My Lent 2019 Book List Plans

Is this the year you really want to dive into Lent? Do you want to come out of this Lenten Season and truly feel that you've had a small share of living in the desert with Christ for 40 days? I know that I do. Maybe it's an upcoming birthday that's making me have more of a now-or-never type of attitude towards Lent. Or maybe I just acutely feel the necessity of truly modeling this for my children, and living it with my husband. Whatever it is, these are the books and resources I'm going to use this Lent to really LIVE the season from Ash Wednesday all the way through to Easter Vigil. Look them over. If something looks helpful to you, use it. If it inspires you, go with it. I hope all of these bless and encourage you.

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10 Things I'd like the Mother of a stillborn or miscarried child to know.

On November 1 of this year, Mr. Pete and I will commemorate the tenth anniversary of the short life and death of our sixth child, Raphael. I can't believe how quickly the time has passed or how much things have changed since then.

Since that time, I have tried to reach out to other women going through similar situations. The church knows that if a baby has died they can call me and I'll be very willing to come to the funeral or the calling hours. I try to bring a copy of Mothers' Manual with me to give to the grieving mother so that she can have it, with the hopes that it will bring her comfort.  There are some beautiful prayers in there specifically for the loss of a child and the resignation to accept that loss.
Mothers' Manual

I bought five of them about two years ago, and have given every single one of them away. Yesterday I went to the brief calling hours and funeral for a little baby that just never breathed on his own. His parents  were there, all sad and numb with grief.  I gave her the little prayer book and I tried not to say anything stupid. I mainly just said that I was so sorry for her pain and that I wished that I could make it better.  With the time constraints and a line of other people wishing to pay their respects there wasn't much else to say. But to every mom who has suffered a stillbirth, here are 10 things I wish I could tell them.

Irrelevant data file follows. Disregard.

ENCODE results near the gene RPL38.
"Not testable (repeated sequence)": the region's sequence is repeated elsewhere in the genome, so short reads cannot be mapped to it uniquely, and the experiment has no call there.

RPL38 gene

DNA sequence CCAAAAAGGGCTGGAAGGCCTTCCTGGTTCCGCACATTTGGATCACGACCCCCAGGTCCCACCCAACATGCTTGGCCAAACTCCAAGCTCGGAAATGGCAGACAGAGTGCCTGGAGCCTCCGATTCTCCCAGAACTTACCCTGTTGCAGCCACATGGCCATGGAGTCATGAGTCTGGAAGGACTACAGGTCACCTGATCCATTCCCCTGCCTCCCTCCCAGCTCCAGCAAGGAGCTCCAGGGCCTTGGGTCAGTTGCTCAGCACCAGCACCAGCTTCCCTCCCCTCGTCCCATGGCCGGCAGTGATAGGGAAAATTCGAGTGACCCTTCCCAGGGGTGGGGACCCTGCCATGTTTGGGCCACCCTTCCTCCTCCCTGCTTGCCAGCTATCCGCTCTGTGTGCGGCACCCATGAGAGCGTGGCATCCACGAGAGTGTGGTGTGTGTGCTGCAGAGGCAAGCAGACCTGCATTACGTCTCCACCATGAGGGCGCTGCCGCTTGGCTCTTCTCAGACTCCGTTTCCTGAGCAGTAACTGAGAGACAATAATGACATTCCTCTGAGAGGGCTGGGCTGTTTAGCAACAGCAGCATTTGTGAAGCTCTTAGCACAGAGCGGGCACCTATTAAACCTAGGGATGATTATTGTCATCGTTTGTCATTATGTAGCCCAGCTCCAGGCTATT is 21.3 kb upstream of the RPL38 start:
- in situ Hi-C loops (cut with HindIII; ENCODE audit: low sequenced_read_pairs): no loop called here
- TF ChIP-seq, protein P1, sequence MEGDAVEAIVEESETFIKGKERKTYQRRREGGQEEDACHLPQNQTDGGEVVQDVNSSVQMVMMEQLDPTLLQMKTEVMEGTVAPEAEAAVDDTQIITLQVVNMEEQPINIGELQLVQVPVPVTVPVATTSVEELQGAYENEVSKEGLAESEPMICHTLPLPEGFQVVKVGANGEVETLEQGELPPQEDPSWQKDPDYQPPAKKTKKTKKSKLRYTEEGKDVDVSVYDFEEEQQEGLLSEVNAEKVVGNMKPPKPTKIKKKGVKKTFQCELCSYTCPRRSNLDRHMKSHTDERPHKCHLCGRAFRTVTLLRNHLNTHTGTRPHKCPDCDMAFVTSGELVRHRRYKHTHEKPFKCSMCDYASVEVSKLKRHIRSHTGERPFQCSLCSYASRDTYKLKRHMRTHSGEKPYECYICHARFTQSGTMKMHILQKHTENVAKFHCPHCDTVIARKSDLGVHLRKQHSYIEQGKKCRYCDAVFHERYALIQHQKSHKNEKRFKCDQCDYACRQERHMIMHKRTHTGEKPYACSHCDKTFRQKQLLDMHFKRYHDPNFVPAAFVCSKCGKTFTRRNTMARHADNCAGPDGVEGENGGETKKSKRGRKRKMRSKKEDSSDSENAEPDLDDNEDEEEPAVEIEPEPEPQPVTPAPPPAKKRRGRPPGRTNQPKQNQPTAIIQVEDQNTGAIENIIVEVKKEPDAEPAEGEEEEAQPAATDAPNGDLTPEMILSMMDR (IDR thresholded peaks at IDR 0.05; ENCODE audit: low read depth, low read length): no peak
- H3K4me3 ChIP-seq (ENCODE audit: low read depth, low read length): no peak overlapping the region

1. It is okay to be sad.  We don't "do" grief very well in this culture and I really think that's a shame.  Nonetheless, losing a baby and all of the hopes and dreams that go with it can be a shattering experience, and there is nothing wrong with having those feelings of deep sadness and grief.

2. Time will make it better.  The images and events fade into our memories and the intensity of the pain starts to lessen. It doesn't make you less of a mother to start to feel a little happiness in your life when you're ready for it. The grief will still come in waves,  (I have been surprised at how much more I have thought about my own son now that the 10 year mark is coming up), but those waves will space out and when they do come, eventually you won't feel as if you are overwhelmed by them.

3. Don't feel obligated to pretend that you don't feel the way you feel. People want you to feel better so that they can feel better. The scripture says to "Mourn with those who mourn."  Don't be afraid to remind them of that.

4. Take care of yourself.  Eat, exercise, get dressed.  These things really help.

5. The loss of my child changed me permanently.  It made me stronger and gave me a different perspective on everything.  Nothing like finding the answer to "what's the worst that could happen?" to make everything else seem not so bad.  I found a new appreciation for the other people in my life and life's little tragedies just didn't seem as tragic. In many ways, living through a stillbirth made me wiser.

6. It was difficult and even painful to be around other pregnant women or babies for a long time.  Be prepared for that and guard your heart accordingly. It won't always be that way but it will be for a time.